among six million flickering faces.

The ladder draws me. Radiant rungs
invite me upwards step by step
towards the flames of the heavenly pyre.
The ladder is leading into the fire

away from its narrowing base, the soil.
...And I’m seized by fear that drags
me upwards. I resist in vain.
I sink my teeth and pain and life
into the altar’s glowing embers.

Six million incandescent columns
of ore, like urns, consumed in the flames,
and who can say which was whose mother?
The fire licks and coils and leaps,
engulfing my bones. Behold, I’m here
beyond ravines, past hills, all obstacles,
and here I stand ablaze with them:
ablaze... for they are also burning.

 

The Sentence

I can’t relent, for I am alive in the place
of those who can’t forgive or change with time:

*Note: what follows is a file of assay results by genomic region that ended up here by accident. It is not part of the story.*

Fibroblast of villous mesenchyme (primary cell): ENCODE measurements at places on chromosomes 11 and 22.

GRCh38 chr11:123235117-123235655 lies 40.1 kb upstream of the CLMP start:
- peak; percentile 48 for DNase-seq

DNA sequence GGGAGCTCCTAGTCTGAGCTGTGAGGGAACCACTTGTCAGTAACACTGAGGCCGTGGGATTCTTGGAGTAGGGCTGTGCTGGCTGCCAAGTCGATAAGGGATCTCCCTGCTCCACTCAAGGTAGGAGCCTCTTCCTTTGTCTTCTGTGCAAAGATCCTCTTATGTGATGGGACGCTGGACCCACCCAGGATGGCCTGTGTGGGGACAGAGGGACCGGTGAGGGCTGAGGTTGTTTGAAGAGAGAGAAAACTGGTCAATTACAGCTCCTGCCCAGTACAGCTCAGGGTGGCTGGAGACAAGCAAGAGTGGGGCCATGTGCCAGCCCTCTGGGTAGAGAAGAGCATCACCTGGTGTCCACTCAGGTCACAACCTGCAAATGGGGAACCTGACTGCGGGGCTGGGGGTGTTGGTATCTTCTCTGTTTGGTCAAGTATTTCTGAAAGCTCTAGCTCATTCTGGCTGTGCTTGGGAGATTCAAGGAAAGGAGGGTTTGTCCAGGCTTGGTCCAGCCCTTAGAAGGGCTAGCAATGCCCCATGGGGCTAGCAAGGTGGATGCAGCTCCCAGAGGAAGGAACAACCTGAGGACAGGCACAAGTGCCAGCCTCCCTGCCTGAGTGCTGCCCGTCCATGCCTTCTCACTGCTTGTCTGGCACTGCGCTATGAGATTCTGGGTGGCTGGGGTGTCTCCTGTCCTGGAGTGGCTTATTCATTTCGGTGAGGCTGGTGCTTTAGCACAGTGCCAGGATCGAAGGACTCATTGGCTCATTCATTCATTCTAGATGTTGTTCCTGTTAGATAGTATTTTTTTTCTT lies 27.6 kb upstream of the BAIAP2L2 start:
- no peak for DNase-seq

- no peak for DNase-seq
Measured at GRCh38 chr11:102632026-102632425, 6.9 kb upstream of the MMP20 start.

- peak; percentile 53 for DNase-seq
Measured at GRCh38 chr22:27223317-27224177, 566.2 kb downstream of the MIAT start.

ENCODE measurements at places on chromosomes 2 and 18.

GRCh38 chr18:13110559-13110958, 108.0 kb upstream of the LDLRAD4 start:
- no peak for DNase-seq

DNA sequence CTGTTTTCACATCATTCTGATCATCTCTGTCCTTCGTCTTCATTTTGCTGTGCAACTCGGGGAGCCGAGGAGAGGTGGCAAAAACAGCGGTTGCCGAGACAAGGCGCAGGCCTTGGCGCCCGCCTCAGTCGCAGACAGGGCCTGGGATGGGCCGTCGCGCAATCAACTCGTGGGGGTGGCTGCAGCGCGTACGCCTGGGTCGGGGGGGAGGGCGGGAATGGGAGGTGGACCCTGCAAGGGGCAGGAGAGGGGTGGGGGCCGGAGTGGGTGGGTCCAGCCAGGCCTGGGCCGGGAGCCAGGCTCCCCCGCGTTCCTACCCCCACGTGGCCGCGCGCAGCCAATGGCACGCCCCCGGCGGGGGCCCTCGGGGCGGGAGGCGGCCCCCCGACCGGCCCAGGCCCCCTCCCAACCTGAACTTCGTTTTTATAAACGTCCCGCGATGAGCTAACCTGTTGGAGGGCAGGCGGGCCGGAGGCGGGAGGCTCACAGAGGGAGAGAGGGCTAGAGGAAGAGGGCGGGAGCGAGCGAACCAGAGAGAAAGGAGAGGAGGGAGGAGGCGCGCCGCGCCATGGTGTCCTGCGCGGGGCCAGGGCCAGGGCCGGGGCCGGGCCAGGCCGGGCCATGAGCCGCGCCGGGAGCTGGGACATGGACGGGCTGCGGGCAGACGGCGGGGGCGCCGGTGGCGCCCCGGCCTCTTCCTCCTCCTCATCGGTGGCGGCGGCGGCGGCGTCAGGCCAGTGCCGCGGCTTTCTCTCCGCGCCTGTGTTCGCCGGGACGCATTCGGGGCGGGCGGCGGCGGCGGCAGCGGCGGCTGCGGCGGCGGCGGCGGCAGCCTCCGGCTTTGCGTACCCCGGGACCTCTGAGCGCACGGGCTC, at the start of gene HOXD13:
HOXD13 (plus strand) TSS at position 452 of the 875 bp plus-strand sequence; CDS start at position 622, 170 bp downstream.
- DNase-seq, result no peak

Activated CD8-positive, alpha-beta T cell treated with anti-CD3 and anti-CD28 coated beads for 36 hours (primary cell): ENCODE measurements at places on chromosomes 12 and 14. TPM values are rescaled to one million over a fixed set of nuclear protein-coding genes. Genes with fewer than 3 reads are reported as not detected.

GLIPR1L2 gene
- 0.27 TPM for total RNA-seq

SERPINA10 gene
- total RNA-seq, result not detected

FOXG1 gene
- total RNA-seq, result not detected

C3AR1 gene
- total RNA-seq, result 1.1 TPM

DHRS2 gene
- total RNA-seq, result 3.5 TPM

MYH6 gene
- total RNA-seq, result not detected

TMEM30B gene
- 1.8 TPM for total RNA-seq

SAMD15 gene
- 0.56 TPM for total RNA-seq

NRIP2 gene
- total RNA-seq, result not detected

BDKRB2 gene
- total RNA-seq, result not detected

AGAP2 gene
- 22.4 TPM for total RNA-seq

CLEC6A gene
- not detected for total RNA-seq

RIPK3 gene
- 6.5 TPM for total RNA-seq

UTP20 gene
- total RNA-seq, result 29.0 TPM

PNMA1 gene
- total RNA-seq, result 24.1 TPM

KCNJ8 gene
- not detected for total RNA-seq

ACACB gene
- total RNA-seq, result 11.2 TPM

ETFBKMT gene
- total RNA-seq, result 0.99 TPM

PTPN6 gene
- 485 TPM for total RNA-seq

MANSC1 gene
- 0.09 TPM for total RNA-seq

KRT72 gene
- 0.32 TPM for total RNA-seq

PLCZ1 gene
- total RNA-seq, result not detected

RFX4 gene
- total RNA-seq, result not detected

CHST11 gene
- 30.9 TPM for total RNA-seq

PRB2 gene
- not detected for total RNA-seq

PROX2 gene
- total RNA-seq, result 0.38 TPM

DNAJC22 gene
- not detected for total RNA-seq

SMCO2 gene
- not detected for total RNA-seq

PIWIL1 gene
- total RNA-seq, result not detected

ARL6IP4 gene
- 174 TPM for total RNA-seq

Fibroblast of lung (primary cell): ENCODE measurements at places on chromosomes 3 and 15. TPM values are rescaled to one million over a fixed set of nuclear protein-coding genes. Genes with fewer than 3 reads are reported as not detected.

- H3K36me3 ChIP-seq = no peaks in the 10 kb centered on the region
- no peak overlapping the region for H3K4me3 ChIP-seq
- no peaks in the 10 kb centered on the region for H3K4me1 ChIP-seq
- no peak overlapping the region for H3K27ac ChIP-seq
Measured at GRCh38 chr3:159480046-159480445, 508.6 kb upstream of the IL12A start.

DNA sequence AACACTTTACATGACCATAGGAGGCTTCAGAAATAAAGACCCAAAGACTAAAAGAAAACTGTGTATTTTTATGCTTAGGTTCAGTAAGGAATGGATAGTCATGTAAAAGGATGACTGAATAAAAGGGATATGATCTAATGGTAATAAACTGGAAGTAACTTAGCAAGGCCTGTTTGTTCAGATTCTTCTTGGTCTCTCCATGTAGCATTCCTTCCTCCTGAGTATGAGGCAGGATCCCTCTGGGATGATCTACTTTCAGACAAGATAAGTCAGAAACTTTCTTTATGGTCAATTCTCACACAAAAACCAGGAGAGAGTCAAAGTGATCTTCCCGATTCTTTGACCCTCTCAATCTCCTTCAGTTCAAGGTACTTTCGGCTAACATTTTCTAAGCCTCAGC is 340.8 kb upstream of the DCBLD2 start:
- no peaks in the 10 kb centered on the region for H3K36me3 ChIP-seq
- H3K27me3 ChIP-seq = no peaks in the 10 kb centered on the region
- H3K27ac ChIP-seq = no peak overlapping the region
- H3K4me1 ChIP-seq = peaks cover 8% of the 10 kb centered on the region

the slain... awaiting justice as obstinately
as stones are weighing down the earth.

But spring is bright. I eat, and I have grown.
My living flesh would reach towards the living.
I’d like to train my life around mundane
events like plants around a garden post –

yet must remain as resolutely faithful
and strain as unflinching as the dead are dead.
I must remain, like stones upon the earth,
unshaken in our righteousness.

Earth slowly heals the void left by their lives.
Their moaning spaces fill with new arrivals.
Their footprints disappear. My own survival
alone remains the last indictment.

 

Tablets of Stone

(1)

The past was horrible. Harsh rules
were imposed and quickly scrapped.
Live declarations writ in stone
and on the cross lit up the minds.
The roar of looming, cloven skies